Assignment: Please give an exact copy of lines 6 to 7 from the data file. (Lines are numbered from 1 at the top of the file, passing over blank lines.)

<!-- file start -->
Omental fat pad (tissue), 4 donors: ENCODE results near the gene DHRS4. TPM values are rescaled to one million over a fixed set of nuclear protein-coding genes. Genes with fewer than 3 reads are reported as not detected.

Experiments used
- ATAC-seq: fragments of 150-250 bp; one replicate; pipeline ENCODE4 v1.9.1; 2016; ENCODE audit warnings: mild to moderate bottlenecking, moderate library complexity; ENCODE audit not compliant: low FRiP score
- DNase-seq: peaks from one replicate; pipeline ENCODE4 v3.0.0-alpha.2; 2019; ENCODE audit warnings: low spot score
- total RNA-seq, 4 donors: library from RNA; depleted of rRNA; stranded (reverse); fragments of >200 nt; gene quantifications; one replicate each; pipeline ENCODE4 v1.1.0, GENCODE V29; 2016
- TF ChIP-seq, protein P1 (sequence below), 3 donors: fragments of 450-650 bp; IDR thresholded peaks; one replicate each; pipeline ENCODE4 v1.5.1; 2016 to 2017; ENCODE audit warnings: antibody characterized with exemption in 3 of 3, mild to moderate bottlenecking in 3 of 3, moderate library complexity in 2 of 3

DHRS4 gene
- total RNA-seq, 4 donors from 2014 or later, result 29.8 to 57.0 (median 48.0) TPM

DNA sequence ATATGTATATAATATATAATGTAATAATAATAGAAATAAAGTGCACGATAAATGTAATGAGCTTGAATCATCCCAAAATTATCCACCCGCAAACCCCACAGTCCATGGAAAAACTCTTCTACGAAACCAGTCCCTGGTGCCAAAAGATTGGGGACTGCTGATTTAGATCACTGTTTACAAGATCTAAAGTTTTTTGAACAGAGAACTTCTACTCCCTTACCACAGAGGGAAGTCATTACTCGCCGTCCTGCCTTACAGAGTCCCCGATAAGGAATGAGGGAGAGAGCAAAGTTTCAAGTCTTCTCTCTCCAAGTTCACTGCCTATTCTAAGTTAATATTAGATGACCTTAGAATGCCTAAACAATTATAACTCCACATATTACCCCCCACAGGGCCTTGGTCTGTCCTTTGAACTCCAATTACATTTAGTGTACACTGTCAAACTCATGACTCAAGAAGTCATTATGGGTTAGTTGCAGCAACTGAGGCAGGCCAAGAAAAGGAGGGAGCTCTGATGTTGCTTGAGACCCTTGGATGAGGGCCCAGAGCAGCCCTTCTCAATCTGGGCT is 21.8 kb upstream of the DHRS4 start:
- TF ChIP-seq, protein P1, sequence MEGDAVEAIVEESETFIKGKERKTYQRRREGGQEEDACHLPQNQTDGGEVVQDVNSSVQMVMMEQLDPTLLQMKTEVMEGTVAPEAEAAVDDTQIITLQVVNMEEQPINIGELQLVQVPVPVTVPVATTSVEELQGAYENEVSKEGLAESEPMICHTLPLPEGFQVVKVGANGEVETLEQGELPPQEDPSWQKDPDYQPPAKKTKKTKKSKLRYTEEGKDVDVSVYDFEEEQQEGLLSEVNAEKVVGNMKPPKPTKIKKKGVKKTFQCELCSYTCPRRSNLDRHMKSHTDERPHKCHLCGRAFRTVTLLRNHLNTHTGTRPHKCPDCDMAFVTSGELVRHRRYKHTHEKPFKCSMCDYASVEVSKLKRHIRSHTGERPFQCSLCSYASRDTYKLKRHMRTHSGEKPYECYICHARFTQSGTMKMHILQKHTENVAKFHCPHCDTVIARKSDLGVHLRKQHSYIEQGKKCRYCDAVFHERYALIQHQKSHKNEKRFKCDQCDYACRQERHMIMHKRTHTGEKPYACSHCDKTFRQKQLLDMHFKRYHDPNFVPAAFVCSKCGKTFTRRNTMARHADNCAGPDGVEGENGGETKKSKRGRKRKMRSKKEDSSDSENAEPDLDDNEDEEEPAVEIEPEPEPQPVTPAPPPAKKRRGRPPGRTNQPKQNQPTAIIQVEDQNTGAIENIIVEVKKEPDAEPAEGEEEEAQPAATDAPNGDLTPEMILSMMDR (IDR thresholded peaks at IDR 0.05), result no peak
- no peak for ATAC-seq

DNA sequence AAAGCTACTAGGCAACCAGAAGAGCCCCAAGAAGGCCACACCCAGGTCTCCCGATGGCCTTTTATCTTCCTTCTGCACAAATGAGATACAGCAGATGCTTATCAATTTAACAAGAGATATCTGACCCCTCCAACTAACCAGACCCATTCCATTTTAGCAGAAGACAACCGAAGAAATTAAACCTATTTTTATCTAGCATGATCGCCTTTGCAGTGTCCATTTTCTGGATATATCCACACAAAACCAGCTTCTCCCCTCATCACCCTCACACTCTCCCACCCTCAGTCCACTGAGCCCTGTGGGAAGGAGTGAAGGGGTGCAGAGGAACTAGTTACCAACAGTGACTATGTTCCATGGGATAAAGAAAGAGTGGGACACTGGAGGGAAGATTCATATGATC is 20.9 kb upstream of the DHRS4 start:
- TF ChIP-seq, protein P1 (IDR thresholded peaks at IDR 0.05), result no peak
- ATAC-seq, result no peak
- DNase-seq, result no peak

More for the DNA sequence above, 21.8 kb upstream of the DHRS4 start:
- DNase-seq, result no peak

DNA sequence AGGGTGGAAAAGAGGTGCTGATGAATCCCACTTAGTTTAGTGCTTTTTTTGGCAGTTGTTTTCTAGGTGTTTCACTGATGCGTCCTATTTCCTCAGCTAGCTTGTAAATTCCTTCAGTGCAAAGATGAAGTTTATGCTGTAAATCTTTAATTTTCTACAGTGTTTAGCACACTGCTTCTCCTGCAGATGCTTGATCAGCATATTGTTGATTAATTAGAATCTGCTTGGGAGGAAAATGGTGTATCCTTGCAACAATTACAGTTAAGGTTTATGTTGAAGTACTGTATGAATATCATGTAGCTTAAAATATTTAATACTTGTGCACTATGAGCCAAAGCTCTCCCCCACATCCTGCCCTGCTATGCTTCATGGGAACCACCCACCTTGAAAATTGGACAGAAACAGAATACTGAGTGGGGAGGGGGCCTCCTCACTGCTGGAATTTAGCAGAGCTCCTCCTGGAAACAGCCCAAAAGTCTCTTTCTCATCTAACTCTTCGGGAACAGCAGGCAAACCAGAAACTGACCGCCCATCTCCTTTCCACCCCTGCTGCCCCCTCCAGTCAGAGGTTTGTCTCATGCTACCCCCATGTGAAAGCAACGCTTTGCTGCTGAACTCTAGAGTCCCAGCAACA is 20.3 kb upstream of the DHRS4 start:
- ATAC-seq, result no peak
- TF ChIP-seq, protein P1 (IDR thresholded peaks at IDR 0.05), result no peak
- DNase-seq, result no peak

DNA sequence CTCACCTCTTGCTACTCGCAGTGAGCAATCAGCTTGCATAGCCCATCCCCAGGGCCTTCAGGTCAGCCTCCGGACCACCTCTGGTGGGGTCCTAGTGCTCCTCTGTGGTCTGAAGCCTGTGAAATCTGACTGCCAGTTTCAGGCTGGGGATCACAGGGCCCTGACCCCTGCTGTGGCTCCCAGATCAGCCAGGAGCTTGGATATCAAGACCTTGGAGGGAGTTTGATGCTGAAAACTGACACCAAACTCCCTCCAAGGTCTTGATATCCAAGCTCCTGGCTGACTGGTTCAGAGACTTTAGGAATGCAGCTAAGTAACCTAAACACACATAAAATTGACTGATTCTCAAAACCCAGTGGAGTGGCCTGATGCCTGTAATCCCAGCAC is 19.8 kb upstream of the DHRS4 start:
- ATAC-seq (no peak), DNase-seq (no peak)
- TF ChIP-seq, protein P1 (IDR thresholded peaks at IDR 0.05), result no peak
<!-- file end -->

- TF ChIP-seq, protein P1 (sequence below), 3 donors: fragments of 450-650 bp; IDR thresholded peaks; one replicate each; pipeline ENCODE4 v1.5.1; 2016 to 2017; ENCODE audit warnings: antibody characterized with exemption in 3 of 3, mild to moderate bottlenecking in 3 of 3, moderate library complexity in 2 of 3

DHRS4 gene